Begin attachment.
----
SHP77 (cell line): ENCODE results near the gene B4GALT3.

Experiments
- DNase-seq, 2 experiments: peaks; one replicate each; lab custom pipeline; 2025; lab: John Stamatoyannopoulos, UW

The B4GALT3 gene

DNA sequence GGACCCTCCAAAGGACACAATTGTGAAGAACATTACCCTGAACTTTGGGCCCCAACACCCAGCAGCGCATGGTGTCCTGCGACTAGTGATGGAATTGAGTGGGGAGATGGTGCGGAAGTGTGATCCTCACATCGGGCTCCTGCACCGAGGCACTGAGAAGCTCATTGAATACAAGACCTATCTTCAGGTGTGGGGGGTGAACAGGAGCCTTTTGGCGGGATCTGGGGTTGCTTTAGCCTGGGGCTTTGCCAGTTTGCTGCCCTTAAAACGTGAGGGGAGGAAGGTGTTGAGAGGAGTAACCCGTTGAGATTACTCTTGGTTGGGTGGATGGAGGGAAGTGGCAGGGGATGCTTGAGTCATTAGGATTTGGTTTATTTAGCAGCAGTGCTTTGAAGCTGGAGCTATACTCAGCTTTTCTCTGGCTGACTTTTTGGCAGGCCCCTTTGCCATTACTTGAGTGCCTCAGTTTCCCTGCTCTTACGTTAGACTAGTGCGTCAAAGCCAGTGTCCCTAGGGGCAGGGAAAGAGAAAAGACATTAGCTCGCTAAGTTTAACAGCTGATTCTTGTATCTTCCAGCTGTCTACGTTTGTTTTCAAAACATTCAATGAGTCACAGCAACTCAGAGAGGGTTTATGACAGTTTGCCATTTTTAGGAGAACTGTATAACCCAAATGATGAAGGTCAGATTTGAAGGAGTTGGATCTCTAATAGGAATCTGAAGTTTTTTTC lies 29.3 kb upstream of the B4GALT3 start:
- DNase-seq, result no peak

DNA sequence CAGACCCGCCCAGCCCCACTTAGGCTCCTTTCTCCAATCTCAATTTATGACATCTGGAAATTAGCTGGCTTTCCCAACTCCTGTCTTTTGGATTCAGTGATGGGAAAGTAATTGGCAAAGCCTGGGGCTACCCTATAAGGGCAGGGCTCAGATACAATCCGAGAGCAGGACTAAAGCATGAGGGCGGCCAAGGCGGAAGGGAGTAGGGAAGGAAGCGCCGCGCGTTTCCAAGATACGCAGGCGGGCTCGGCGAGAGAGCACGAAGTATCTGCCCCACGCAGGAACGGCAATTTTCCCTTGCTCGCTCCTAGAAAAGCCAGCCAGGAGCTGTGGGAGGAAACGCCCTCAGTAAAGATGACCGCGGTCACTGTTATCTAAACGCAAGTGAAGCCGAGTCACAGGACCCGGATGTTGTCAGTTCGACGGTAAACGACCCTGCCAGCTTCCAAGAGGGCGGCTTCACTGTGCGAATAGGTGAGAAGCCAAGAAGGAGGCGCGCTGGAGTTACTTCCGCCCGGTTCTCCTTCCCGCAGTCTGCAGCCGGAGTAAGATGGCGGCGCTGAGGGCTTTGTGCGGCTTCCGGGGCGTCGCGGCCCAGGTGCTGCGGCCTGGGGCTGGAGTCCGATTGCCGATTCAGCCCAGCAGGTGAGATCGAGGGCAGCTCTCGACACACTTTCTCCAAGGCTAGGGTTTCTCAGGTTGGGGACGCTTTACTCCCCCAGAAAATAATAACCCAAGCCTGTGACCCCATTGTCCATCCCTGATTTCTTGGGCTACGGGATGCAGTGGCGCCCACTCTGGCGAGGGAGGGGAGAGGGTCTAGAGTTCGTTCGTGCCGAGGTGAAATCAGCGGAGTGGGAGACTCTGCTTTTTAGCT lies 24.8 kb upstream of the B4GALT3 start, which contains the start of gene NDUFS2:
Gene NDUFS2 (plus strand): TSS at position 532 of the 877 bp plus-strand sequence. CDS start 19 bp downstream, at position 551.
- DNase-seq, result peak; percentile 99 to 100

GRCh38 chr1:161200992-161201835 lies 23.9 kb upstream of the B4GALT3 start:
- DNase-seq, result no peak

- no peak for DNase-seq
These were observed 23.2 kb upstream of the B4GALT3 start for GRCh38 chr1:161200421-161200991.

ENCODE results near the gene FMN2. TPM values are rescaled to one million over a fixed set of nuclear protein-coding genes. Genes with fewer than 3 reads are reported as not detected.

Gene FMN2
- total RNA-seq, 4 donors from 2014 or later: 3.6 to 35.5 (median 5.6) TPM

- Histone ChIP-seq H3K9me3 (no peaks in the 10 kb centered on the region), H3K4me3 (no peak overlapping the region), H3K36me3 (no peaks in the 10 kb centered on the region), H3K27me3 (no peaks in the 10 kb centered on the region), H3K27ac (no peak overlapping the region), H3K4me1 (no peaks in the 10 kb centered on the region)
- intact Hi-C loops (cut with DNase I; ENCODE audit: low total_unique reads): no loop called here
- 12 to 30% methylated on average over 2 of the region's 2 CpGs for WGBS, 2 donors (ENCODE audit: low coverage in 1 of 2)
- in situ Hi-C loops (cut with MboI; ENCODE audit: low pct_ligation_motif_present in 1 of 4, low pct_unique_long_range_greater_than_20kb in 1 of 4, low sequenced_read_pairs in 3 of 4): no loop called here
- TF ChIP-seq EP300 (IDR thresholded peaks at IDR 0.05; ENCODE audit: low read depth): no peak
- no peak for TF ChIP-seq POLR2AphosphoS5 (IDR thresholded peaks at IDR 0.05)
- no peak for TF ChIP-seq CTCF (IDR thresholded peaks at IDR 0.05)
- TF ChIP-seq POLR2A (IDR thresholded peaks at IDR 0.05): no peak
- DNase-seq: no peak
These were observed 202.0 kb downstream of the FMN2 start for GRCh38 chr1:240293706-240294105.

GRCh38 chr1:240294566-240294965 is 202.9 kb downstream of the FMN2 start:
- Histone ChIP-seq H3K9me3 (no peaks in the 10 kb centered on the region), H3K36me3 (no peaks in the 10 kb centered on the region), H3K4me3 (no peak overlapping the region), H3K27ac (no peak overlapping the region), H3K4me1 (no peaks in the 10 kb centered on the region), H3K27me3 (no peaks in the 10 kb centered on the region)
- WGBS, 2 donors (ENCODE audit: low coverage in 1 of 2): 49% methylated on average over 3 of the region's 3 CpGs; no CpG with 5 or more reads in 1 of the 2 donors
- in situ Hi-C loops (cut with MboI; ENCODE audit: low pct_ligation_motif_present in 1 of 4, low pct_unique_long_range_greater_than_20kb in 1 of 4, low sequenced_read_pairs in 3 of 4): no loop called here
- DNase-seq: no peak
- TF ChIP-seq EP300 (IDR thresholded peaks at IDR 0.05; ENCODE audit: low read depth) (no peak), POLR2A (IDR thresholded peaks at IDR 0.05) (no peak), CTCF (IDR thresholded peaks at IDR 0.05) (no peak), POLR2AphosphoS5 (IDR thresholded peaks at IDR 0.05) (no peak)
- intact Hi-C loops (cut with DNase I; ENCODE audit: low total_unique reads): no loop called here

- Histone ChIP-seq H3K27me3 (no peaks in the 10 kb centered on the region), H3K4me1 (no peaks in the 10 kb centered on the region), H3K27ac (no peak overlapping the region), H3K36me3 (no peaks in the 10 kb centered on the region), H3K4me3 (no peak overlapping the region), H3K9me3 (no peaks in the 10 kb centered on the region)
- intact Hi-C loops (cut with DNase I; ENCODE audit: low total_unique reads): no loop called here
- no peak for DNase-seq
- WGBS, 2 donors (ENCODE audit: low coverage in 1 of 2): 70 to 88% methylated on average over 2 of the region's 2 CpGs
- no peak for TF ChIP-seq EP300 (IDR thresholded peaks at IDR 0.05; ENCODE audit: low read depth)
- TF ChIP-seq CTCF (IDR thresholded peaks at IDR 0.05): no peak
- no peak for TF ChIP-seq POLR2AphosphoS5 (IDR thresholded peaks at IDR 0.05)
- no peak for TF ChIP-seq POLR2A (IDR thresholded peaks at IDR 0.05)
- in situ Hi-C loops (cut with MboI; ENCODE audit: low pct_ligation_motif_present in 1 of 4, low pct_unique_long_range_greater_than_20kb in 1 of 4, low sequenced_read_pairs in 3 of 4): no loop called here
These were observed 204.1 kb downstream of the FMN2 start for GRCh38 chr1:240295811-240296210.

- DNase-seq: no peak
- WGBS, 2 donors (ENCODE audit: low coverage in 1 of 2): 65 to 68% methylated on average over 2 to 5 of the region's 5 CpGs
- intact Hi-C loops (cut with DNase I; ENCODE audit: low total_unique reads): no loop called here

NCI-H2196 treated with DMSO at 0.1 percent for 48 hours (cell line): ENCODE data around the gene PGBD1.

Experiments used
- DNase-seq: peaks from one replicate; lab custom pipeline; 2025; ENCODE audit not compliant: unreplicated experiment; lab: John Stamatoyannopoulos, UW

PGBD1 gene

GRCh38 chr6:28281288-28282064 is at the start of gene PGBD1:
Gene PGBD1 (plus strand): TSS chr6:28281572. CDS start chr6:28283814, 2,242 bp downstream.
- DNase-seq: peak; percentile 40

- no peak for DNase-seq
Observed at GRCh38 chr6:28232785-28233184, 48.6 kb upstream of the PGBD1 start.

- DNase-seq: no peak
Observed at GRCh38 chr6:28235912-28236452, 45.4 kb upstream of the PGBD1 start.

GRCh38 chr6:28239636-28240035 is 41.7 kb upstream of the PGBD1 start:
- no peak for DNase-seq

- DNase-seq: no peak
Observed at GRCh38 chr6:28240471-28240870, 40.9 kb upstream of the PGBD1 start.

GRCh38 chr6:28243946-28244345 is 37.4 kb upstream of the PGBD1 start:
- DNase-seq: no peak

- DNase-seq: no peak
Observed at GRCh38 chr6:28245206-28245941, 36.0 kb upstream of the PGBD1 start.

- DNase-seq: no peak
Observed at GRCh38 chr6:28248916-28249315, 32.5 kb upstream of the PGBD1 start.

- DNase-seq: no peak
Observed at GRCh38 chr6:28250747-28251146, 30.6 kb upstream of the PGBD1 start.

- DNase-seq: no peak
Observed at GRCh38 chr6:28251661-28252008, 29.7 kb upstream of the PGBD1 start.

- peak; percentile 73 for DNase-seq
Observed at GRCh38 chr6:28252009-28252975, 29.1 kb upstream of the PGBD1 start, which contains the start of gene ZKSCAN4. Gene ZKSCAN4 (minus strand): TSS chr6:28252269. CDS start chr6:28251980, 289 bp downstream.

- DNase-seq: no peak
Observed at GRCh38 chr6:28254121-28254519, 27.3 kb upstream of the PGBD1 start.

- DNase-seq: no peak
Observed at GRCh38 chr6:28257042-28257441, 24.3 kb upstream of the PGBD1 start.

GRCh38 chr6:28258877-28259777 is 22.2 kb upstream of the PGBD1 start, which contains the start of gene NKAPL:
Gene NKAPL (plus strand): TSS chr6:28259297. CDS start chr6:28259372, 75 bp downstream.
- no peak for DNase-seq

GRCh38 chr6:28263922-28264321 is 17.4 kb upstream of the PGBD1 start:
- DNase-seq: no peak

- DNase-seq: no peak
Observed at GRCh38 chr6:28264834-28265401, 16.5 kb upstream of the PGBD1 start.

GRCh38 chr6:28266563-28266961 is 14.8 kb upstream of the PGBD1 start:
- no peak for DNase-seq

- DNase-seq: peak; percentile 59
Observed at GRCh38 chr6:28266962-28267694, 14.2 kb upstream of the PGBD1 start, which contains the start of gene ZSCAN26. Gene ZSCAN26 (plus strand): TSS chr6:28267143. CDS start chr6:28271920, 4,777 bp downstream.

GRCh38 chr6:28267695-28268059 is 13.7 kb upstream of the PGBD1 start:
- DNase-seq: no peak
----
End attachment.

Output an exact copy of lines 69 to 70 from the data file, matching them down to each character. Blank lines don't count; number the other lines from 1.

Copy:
Observed at GRCh38 chr6:28250747-28251146, 30.6 kb upstream of the PGBD1 start.

- DNase-seq: no peak